Specialty Gardens

Specialty gardens can be rock gardens, water gardens, container gardens or much more. Learn how to plan exciting or useful specialty gardens.

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Create a knockout garden with gorgeous, lush Knockout roses.

By HowStuffWorks.com Contributors

Wall fountains are popular for adding aesthetic value to a room as well as creating a relaxing atmosphere. But what should you know about them before investing in one for your home?

By Chelsea Hedquist

Natural bogs and their surrounding ecosystem can take hundreds of years to form on their own. But if you're a dedicated gardener which a penchant for exotic plants and lots of moss, it's possible to make a bog garden in your backyard.

By Gerlinda Grimes

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Water-fringe, also known as yellow floating-heart for its yellow blooms and heart-shaped leaves, grows well in water. The blooms give off the faint scent of almonds. Learn about this lovely plant.

By the Editors of Publications International, Ltd.

Pickerel weed produces small, dense blue flowers, similar to a hyacinth. An excellent selection for planting in the sun near the margin of a pond, it combines well with other aquatic plants in water gardens. Learn more about this plant.

By the Editors of Publications International, Ltd.

Ice plant is native to South Africa and accustomed to dry climates, as well as resistant to salty, coastal climates. Bright purple-magenta flowers of daisylike form appear over the succulent leaves of this sun-lover in summer. Learn more about the ice plant.

By the Editors of Publications International, Ltd.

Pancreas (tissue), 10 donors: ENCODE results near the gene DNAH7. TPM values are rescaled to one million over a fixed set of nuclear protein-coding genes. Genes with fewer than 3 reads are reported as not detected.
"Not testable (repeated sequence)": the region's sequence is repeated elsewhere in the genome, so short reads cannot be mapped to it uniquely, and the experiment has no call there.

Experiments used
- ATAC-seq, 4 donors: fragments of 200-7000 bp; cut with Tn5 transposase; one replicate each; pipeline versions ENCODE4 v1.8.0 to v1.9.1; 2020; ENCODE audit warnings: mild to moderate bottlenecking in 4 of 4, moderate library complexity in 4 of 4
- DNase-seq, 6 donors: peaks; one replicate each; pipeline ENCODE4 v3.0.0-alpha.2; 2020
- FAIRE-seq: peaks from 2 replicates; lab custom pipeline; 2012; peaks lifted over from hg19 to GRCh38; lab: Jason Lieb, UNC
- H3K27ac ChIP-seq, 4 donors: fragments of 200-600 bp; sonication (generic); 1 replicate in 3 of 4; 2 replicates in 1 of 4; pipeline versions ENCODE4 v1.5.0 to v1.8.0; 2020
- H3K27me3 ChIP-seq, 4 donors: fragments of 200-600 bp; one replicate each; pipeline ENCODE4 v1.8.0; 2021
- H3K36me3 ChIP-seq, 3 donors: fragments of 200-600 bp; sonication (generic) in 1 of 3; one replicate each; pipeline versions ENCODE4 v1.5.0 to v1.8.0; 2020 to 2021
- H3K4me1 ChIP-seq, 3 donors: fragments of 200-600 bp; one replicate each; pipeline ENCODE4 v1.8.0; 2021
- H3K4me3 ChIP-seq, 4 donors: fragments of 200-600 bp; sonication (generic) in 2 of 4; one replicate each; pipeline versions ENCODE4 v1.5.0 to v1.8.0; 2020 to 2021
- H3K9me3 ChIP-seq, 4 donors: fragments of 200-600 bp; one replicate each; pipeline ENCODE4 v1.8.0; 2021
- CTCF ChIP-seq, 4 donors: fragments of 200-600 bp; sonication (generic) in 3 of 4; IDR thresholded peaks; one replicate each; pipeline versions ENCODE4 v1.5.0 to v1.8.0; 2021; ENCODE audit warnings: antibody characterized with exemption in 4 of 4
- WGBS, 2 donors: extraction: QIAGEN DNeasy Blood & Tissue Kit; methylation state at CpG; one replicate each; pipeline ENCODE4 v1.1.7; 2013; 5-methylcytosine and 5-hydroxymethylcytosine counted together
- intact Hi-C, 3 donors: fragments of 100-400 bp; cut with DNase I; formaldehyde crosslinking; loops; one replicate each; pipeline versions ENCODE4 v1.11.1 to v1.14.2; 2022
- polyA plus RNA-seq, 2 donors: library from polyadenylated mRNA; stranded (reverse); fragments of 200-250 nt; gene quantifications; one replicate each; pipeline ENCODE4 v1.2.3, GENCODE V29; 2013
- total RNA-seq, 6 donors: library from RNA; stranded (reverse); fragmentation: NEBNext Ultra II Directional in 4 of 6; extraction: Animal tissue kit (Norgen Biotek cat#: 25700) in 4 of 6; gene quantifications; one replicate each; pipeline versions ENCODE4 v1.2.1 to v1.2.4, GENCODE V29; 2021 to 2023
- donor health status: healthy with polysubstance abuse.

Dwarf deutzia, a shrub, produces white flowers that grow in an upright fashion, conserving space in smaller gardens. Arching branches bear double white flowers in spring and foliage that turns an attractive red in fall. Learn more about this shrub.

By the Editors of Publications International, Ltd.

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Trumpet gentian is native to alpine environments, making it perfect for rock gardens. Trumpet-shaped flowers of an unusual hue (dark navy blue with darker, green-striped throats) sit on very short stems above spreading foliage. Learn more about this plant.

By the Editors of Publications International, Ltd.

Saponaria forms long stems that branch out, creating a trailing effect. Small flowers of clear pink are produced from the height of summer to fall. Learn more about this plant, which is perfect for the conditions of a rock garden.

By the Editors of Publications International, Ltd.

Masterwort produces spiky blooms scattered in clumps; however, it is also known for its medicinal properties. This clump-forming perennial has star-shaped flowers of greenish white, sometimes tinted pink or rose red. Learn more about this pretty plant.

By the Editors of Publications International, Ltd.

Western sword fern grows throughout North America, forming tight clumps, though leaves can grow quite large. Handsome, well-divided fronds with an upright form, a lance-shaped outline characterize this attractive fern. Learn more about this feathery fern.